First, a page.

- Liu T.C, Zhang T, Fukuhara H, Kuroda T, Todo T, Martuza R.L, Rabkin S.D, Kurtz A. Oncolytic HSV armed with platelet factor 4, an antiangiogenic agent, shows enhanced efficacy. Molecular Therapy. 2006;1;14(6):789-97
- Power A.T, Bell J.C. Cell-based delivery of oncolytic viruses: a new strategic alliance for a biological strike against cancer. Molecular Therapy. 2007;1;15(7):660-5.
- Pasquinucci G. Possible effect of measles on leukaemia. The Lancet. 1971;16;297(7690):136.
- Bluming A, Ziegler J. Regression of Burkitt’s lymphoma in association with measles infection. The Lancet. 1971;10;298(7715):105-6.
- Bell J.C. Taming measles virus to create an effective cancer therapeutic. InMayo Clinic Proceedings. 2014;1;89;7;863-865). Elsevier.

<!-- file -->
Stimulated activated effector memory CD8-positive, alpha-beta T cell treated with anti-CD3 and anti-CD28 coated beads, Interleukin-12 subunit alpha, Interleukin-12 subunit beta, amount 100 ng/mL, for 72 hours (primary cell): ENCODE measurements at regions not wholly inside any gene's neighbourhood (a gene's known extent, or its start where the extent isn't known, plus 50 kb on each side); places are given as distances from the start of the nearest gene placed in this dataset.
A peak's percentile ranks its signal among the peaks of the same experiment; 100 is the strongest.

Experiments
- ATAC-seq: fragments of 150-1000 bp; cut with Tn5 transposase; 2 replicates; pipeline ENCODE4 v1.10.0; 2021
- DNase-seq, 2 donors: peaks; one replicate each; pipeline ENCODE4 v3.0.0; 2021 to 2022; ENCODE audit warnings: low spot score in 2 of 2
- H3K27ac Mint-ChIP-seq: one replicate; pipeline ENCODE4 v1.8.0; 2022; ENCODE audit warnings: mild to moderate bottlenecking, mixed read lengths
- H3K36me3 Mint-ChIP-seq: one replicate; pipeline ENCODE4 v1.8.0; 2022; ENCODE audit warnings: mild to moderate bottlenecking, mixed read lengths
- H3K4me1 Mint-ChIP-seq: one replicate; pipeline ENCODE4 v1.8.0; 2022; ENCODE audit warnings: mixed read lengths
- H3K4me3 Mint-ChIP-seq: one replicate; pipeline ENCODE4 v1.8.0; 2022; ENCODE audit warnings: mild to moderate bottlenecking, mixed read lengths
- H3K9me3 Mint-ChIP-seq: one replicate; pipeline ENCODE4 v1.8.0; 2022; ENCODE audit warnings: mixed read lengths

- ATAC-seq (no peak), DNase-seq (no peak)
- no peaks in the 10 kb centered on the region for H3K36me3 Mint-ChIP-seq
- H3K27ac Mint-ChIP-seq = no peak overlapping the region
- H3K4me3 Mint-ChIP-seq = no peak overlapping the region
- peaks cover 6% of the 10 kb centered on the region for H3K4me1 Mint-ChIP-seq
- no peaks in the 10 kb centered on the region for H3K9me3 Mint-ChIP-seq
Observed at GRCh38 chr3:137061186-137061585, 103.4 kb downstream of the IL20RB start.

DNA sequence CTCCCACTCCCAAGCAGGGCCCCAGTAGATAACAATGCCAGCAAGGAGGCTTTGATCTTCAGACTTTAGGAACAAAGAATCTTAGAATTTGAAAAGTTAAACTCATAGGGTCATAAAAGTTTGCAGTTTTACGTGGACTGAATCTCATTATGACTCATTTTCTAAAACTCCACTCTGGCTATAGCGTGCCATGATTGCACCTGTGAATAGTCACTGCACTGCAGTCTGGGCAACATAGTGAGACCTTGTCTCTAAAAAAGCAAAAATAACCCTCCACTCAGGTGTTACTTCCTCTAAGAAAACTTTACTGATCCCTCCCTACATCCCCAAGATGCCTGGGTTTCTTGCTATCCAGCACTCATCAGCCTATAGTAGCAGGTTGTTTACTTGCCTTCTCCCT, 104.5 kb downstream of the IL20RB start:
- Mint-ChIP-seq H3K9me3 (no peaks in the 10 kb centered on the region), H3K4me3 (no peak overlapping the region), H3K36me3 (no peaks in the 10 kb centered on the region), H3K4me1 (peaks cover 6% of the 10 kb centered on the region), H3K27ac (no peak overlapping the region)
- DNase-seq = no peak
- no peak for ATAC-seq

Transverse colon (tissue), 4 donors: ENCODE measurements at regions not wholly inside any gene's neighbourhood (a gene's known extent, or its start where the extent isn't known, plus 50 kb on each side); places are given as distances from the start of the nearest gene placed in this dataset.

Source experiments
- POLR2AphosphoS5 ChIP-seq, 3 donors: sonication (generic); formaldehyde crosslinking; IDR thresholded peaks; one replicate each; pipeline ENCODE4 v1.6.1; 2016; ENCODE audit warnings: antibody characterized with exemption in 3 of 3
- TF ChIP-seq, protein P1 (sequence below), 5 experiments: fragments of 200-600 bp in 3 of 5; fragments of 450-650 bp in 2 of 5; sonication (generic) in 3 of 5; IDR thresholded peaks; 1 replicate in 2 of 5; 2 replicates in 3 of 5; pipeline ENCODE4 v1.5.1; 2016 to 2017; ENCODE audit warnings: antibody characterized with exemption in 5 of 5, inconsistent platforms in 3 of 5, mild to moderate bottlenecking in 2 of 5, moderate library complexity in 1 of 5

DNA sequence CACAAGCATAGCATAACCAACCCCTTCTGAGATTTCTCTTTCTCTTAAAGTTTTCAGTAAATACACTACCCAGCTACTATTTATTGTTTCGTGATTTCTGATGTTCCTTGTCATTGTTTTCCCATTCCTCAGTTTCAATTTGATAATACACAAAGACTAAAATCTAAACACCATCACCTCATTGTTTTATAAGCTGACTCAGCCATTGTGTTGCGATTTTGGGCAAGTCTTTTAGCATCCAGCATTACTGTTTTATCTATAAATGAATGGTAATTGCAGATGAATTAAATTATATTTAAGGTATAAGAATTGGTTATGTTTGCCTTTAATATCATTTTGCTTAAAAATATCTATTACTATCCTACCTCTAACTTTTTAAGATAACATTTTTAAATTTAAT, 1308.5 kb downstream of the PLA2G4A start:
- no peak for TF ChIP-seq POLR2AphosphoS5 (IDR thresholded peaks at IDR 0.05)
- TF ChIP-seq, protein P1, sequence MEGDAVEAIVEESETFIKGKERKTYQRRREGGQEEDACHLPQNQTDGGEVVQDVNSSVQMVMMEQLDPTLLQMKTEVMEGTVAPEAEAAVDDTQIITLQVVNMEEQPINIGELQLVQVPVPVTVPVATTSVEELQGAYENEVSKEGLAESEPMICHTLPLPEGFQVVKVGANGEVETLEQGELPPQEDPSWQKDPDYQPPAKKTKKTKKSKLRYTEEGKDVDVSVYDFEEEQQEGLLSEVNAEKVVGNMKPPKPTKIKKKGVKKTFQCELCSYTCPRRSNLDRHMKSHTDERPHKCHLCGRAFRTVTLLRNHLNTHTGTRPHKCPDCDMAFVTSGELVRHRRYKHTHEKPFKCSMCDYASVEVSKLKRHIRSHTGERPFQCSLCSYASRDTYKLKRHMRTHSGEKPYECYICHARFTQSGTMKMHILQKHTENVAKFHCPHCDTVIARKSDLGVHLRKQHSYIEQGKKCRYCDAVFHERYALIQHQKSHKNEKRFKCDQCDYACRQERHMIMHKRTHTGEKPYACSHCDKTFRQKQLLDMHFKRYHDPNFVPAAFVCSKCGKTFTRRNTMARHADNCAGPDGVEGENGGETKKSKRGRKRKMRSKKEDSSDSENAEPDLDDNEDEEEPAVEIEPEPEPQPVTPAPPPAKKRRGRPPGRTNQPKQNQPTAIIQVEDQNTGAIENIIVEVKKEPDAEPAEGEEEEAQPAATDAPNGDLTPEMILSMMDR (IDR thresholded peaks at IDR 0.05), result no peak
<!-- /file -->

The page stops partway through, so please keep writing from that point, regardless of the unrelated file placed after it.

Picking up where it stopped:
- P, Dispenzieri A, Galanis E. Clinical testing of engineered oncolytic measles virus strains in Msaouel the treatment of cancer: an overview. Current opinion in molecular therapeutics. 2009;11(1):43.
- Hutzen B, Bid H.K, Houghton P.J, Pierson C.R, Powell K, Bratasz A, Raffel C, Studebaker A.W. Treatment of medulloblastoma with oncolytic measles viruses expressing the angiogenesis inhibitors endostatin and angiostatin. BMC cancer. 2014;14(1):206.
- Cutts F.T, Markowitz L.E. Successes and failures in measles control. Journal of infectious diseases. 1994;1;170(1):32-41.